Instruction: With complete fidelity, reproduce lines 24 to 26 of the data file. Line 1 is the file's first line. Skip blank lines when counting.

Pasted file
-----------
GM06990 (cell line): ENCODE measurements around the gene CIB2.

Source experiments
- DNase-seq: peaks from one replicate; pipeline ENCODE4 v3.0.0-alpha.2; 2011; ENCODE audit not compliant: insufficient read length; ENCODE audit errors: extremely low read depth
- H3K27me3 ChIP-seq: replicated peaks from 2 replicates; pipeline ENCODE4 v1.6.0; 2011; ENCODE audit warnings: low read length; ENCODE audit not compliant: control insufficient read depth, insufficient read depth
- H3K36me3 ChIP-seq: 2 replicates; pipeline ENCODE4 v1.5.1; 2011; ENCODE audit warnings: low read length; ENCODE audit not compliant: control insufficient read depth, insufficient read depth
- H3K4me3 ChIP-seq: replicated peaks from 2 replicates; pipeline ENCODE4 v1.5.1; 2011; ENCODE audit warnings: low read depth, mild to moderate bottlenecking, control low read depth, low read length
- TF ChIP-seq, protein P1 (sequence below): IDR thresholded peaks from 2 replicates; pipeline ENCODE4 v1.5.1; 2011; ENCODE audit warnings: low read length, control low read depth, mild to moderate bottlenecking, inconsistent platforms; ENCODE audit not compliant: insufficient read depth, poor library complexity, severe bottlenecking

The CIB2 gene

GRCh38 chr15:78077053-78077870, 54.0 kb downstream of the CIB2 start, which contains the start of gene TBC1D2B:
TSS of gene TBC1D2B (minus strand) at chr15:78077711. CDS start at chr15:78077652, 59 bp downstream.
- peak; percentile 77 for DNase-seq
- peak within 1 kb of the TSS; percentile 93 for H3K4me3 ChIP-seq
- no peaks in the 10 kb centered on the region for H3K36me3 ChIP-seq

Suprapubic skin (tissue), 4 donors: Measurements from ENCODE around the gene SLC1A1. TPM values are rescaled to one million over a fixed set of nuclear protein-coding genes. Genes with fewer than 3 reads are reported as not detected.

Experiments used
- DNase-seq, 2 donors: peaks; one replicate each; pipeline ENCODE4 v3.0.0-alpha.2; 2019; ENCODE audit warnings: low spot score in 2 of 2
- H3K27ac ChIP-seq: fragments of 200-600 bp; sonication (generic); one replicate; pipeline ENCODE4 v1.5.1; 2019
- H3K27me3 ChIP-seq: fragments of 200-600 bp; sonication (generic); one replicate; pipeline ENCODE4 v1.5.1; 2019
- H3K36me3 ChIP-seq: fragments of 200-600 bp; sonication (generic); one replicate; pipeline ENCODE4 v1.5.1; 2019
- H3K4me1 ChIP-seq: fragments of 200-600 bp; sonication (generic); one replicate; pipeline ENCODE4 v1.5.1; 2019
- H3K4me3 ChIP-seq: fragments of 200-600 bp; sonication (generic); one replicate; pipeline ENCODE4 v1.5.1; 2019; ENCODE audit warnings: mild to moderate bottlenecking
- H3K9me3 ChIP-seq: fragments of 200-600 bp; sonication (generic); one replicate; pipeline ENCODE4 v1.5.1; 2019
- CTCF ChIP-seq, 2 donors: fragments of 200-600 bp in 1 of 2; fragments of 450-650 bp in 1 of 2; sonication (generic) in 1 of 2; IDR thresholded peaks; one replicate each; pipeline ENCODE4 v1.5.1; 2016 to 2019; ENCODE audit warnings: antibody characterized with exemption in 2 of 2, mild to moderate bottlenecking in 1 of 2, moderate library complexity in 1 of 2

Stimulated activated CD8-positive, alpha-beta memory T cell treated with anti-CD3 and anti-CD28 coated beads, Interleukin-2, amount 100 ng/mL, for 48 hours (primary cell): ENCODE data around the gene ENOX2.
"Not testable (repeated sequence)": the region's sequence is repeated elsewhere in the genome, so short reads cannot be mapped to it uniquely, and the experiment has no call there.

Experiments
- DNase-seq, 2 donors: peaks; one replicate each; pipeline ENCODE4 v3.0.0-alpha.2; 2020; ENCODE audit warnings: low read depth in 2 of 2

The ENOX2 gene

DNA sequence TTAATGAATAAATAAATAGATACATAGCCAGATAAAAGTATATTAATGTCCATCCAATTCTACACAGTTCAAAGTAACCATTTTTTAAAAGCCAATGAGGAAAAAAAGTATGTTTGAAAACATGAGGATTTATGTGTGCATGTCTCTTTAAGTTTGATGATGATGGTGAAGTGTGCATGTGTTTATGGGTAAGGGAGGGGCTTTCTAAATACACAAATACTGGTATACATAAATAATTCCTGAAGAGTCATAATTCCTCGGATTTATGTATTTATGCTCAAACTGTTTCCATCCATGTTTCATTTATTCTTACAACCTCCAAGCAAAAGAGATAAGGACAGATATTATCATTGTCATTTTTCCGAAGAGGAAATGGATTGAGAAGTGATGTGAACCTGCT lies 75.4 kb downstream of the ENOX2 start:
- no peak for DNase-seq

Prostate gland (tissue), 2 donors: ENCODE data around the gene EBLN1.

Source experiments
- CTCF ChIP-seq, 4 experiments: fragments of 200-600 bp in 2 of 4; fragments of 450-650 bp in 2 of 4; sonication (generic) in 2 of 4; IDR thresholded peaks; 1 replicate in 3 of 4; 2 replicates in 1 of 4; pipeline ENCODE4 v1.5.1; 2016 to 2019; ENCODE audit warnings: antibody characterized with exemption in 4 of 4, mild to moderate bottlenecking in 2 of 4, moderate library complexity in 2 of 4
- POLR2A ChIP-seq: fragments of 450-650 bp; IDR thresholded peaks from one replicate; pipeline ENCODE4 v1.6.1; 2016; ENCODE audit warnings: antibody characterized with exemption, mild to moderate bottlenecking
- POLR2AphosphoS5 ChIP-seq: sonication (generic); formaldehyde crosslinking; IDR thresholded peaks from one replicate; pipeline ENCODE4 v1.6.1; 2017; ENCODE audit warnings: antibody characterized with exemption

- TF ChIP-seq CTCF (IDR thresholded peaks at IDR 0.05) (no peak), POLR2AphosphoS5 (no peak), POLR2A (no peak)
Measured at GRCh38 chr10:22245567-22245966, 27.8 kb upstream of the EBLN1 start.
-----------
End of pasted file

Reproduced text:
Stimulated activated CD8-positive, alpha-beta memory T cell treated with anti-CD3 and anti-CD28 coated beads, Interleukin-2, amount 100 ng/mL, for 48 hours (primary cell): ENCODE data around the gene ENOX2.
"Not testable (repeated sequence)": the region's sequence is repeated elsewhere in the genome, so short reads cannot be mapped to it uniquely, and the experiment has no call there.

Experiments